http://www.microsoft.com/windowsXp/using/mobility/getstarted/Remoteintro.mspx

    AFAIK, there is no way to play in true real time with other musicians via broadband yet. NINJAM and eJam come the closest I think. But Ninjam can also be integrated into Reaper, so things can be tracked and lined up automatically. Hope this gives you some pivot point from which you can start your journey. :)
     
  10. dwoz

    dwoz Guest

    BrianaW...

    Don't take this as an attack, just a kind rebuttal...


    You've got to be INSANE to allow remote desktop Sharing over the internet. Unless you're on a VPN or something. But, it doesn't solve the problem anyway. Does RDP give you the audio subsystem as well?

    If you're using something like ninjam, where there is a big lag between the nodes, the "master" node cannot respond, in a musical sense, to what's happening in the "client" nodes...so what's the worth of it? The master node should just record a track, and send it along to the client nodes, and they can play along with it. The difference between this, and ninjam, as a matter of musical communication, are moot.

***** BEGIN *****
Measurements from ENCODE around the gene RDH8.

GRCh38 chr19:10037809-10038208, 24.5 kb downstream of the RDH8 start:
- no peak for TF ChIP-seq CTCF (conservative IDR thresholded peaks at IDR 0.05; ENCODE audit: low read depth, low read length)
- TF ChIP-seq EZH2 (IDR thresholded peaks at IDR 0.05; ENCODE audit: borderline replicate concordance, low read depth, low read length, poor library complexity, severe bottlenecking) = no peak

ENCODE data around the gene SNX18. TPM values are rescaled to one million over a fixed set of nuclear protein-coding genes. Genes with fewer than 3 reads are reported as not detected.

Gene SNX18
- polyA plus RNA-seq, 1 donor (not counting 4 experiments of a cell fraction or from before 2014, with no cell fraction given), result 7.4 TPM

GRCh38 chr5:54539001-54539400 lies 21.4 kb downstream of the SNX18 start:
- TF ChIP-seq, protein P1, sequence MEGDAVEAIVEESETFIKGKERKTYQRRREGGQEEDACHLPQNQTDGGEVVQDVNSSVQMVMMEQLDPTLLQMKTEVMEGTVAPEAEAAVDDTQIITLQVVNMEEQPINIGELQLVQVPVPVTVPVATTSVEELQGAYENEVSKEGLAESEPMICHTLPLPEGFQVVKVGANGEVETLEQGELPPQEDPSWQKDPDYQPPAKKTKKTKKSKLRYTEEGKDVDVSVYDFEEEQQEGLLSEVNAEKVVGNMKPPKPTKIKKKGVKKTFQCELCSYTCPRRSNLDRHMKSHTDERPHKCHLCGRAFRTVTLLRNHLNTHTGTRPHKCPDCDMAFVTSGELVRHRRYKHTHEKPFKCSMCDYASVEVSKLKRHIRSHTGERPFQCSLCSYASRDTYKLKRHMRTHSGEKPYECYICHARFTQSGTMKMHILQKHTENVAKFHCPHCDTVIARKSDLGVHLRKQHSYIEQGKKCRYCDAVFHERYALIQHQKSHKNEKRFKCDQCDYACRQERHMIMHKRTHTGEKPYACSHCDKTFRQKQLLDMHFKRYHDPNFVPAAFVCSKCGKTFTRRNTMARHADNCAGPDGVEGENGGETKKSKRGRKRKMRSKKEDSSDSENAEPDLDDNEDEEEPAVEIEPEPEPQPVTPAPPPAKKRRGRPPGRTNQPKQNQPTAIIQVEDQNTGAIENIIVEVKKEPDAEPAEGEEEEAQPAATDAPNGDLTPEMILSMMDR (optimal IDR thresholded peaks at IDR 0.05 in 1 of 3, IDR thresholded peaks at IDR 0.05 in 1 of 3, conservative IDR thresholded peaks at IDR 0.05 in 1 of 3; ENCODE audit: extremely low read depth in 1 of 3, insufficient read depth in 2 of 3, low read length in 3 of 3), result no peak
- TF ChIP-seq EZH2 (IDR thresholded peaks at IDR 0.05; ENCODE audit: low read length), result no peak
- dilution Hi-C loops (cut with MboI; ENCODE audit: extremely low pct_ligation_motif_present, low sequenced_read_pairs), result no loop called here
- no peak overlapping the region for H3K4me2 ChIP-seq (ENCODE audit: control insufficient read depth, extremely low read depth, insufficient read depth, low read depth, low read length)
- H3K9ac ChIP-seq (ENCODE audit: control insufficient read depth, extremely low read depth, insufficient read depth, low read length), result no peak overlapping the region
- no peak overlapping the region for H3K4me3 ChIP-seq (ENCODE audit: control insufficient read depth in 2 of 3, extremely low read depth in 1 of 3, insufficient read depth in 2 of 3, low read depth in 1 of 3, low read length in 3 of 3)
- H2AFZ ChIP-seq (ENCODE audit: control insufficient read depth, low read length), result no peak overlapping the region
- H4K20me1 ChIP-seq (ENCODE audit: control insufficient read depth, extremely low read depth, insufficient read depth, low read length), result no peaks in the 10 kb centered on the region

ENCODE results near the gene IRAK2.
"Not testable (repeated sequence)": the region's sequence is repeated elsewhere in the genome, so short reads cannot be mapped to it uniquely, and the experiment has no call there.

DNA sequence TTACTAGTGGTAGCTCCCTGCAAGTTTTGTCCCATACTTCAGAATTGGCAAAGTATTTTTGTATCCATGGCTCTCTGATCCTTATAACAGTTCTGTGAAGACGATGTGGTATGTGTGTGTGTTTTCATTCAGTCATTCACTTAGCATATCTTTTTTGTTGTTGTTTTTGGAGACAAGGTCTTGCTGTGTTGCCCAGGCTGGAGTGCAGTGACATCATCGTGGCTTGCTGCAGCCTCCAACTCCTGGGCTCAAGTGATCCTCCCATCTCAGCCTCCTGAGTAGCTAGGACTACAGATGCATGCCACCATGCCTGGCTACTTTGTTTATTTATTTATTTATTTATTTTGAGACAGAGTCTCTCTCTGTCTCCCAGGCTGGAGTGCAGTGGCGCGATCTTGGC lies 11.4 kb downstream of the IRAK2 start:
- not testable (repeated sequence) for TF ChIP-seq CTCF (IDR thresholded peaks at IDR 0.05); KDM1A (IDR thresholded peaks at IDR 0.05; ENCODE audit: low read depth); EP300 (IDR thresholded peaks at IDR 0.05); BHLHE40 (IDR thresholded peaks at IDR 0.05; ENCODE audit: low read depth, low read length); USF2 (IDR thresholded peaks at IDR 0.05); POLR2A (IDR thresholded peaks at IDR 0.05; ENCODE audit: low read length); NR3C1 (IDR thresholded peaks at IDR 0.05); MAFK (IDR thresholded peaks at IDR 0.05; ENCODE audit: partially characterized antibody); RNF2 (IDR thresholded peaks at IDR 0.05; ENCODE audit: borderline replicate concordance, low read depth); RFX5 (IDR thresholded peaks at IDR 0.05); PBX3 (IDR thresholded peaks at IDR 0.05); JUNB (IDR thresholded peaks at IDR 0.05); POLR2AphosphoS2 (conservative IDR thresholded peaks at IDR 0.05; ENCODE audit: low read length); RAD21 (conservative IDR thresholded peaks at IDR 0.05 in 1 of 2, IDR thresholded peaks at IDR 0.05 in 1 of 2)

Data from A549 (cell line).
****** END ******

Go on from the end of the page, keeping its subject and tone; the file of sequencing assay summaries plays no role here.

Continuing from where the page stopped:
So, why then would you use something like ninjam? perhaps it has file management features that make your session easier, perhaps it packages the communication aspects up into a unified interface...

    As collaboration software, it may mean something to some people...as a facilitation of musical communication, it does not advance the art.